Regional divide in housing recovery; Prices nudge ahead but only in South East.
HOUSE prices edged ahead by 0.2% during September as the market continued to recover - but there is growing ebidence of a north/ south divide, a new report claims.
The average home in England and Wales is now worth pounds 156,100, only 5.6% less than a year ago, according to property intelligence group Hometrack. But it said the price rises seen during the past two months were concentrated in only a small part of the market. Just 15% of postcode areas saw an increase during September, while prices remained unchanged in 84% of areas.
Richard Donnell, Hometrack's director of research, said: "Continuing a trend of recent months, the headline growth masks what is essentially a London and South East story where house prices continue to be propped up by a shortage of quality homes for sale.
"Outside southern England the lack of supply is less pronounced and it is a modest pick-up in sales and improved market sentiment that is supporting prices to the point where they have been trading sideways."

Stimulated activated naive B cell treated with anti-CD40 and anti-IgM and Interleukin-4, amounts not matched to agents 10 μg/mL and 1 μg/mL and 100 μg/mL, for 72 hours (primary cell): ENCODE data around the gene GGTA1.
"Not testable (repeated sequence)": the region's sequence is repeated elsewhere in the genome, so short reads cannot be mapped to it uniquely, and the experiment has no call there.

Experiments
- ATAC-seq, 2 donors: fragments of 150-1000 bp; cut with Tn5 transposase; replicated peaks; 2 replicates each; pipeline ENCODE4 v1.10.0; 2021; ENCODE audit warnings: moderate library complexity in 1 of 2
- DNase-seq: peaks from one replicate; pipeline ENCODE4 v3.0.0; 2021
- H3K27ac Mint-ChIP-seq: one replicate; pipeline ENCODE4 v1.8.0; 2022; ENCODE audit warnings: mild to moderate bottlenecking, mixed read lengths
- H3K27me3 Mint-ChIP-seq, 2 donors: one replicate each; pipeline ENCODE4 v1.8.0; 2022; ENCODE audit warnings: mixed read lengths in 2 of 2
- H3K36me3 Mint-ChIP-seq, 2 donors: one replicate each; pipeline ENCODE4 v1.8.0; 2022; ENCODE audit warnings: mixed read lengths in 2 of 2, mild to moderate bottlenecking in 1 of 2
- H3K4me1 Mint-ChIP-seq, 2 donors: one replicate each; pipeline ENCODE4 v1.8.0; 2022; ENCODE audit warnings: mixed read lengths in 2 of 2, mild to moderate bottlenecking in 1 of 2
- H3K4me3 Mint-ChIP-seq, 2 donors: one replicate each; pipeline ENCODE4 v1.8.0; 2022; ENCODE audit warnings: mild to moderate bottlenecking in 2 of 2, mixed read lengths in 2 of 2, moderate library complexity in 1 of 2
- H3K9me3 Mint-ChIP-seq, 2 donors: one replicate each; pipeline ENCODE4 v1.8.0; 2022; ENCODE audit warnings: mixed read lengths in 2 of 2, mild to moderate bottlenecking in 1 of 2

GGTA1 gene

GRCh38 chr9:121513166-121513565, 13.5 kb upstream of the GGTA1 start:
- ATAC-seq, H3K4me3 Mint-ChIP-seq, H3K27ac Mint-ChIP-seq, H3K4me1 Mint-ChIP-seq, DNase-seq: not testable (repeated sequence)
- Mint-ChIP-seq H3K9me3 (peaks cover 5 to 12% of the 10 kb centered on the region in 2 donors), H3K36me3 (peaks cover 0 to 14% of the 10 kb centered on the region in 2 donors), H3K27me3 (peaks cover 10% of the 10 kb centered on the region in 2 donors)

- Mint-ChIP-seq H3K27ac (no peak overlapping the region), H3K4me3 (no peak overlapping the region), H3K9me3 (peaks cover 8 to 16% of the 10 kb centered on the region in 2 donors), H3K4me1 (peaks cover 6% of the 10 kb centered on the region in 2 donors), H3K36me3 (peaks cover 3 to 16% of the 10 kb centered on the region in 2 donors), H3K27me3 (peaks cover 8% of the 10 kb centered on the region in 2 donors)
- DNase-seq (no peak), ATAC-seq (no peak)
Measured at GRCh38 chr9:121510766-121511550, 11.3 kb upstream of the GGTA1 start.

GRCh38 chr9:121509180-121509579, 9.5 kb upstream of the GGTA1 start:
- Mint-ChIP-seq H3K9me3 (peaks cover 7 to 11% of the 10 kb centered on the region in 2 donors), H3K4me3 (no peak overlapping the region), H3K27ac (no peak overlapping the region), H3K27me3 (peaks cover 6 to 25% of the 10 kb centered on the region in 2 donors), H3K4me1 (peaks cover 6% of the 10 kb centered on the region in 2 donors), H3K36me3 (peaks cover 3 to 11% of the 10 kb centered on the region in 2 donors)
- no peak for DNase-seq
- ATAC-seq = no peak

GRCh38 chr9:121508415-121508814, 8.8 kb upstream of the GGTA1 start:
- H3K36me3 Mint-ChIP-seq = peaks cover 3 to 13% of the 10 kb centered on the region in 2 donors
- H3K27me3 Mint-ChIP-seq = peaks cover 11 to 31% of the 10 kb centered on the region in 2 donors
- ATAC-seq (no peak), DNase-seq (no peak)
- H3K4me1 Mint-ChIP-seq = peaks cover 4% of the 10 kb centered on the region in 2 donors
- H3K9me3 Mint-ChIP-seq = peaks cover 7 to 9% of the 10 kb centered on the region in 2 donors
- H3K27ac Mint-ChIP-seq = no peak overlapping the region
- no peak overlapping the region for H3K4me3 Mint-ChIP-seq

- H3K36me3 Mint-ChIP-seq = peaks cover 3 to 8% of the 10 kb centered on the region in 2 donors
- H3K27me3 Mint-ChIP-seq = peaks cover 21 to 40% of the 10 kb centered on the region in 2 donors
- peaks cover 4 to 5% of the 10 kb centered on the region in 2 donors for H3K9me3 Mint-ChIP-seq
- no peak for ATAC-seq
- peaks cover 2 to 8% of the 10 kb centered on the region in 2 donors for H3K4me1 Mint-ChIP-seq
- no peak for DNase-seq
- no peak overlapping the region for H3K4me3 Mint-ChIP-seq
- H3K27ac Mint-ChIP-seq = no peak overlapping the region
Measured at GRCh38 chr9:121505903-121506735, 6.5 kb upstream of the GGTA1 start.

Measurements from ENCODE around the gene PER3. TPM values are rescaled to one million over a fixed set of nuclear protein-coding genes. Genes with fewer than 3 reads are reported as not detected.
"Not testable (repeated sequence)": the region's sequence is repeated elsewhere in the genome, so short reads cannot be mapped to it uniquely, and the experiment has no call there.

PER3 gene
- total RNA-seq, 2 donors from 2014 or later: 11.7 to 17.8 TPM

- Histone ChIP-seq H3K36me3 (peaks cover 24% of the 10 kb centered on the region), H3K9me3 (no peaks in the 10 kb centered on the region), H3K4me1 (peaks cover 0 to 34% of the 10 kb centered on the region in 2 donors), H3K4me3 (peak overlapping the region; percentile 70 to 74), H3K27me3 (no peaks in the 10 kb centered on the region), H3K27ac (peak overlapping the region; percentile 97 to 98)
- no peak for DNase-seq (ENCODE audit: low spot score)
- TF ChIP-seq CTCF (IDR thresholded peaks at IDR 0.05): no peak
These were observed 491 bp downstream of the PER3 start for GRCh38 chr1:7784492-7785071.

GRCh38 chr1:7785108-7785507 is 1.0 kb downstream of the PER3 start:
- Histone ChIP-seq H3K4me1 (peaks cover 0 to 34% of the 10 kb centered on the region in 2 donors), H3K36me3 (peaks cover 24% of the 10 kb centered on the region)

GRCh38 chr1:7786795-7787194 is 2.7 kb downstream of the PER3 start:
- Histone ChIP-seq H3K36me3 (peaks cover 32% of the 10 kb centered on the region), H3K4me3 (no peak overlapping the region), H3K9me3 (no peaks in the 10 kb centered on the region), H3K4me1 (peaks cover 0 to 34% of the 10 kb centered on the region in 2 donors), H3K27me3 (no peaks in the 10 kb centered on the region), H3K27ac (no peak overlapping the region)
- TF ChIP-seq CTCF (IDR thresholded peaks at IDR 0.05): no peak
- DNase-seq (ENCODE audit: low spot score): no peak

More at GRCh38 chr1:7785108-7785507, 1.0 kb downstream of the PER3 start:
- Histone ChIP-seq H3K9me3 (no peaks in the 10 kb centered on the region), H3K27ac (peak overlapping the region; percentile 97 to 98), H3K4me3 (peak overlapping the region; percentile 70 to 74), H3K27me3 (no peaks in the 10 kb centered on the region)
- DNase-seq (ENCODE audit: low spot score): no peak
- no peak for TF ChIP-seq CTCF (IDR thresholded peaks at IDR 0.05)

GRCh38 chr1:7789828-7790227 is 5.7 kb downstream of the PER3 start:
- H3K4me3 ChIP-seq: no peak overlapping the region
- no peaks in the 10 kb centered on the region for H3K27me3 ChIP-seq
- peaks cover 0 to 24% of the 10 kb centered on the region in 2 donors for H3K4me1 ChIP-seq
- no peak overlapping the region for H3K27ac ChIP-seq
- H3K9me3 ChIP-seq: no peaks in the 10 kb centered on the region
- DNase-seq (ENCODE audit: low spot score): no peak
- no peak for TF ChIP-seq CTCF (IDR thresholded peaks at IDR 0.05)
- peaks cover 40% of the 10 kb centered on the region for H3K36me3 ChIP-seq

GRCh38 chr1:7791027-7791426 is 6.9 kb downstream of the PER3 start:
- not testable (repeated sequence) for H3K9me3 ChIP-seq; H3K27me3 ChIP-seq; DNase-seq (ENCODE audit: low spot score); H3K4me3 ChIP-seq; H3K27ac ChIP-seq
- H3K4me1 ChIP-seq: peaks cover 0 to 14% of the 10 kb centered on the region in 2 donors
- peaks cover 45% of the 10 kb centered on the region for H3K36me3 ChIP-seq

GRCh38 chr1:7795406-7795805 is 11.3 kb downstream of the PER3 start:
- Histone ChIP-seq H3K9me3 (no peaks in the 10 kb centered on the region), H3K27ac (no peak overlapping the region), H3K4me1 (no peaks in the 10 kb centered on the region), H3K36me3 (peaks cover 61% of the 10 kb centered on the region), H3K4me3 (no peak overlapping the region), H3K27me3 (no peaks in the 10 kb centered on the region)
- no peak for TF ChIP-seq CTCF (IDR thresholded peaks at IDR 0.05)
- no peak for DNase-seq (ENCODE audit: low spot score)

Prices in London and the South East rose by 0.4% and 0.3% respectively during September, while they edged ahead by 0.1% in the South West and West Midlands, but in all other regions, including the North East, prices were unchanged.
The number of sales agreed across England and Wales rose by 2.5% during the month, but there was only a 0.1% rise in the number of people putting their homes up for sale.
Economists have attributed the recent stabilisation in the property market to the shortage of houses for sale, which is providing some support to prices.
Mr Donnell said: "While a lack of housing for sale is providing a support to prices, talk of a general improvement in properties and equities is leading to increased market confidence.
"However, a fundamental imbalance still exists between supply and demand and question marks remain as to how long this situation can last."
The research also showed a pick-up in the average time it takes for a property to sell, with this falling to 8.6 weeks.
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|Publication:||The Journal (Newcastle, England)|
|Date:||Sep 28, 2009|
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